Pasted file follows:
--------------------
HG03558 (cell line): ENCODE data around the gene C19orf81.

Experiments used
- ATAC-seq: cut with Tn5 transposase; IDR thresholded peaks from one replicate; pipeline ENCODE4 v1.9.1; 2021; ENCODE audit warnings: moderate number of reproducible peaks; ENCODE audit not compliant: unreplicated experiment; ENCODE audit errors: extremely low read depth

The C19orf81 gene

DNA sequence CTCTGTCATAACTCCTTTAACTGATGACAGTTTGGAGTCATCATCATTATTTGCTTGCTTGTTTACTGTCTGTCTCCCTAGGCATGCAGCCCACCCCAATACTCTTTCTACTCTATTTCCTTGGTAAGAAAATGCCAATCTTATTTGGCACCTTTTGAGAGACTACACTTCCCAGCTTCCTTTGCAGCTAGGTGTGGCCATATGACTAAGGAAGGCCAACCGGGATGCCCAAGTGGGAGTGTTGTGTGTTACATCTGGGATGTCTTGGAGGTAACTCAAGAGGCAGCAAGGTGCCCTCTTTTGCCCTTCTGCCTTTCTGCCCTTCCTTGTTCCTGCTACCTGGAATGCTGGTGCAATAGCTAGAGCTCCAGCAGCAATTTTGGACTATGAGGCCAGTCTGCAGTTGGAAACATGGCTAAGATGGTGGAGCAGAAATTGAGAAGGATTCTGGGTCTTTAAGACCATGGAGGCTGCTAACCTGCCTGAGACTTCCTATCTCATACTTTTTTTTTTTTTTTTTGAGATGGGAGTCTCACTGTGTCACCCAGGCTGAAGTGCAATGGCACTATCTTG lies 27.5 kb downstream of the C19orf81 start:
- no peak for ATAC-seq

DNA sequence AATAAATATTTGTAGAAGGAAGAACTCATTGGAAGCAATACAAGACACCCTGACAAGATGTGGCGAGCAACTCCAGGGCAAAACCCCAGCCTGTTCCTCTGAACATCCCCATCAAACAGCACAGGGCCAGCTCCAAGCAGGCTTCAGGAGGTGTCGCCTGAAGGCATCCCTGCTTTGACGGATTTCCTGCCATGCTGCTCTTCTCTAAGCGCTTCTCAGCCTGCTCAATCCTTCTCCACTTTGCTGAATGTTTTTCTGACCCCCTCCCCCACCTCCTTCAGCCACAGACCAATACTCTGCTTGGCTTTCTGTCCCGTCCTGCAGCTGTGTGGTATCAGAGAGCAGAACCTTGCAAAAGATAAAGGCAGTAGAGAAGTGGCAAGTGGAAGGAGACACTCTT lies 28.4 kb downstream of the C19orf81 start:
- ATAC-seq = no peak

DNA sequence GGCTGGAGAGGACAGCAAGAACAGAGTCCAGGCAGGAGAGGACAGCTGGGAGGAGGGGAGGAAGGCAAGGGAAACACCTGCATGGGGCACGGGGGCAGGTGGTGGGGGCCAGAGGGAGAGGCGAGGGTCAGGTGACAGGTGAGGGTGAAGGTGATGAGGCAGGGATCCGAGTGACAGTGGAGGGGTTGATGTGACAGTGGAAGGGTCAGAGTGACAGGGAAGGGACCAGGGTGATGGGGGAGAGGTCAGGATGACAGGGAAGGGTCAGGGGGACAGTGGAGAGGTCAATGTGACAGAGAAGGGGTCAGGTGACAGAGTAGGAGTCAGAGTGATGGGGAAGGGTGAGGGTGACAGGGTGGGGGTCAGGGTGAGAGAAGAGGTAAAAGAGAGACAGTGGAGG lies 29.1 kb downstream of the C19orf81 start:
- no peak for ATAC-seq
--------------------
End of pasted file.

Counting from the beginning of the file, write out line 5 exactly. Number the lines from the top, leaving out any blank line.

DNA sequence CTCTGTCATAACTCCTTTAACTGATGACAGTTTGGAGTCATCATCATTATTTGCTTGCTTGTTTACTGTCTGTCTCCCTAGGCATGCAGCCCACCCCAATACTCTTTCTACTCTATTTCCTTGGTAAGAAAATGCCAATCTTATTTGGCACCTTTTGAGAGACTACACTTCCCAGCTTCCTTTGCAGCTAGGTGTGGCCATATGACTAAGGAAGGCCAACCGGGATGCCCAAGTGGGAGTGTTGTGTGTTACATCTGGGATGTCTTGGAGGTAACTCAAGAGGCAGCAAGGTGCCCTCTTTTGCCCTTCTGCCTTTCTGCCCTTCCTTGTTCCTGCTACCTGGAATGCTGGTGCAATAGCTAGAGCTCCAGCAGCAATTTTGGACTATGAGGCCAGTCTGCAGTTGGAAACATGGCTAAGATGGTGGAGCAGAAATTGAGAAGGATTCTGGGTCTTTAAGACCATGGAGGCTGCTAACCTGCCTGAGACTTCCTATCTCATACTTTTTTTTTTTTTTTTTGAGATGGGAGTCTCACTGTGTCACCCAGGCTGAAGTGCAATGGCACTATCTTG lies 27.5 kb downstream of the C19orf81 start: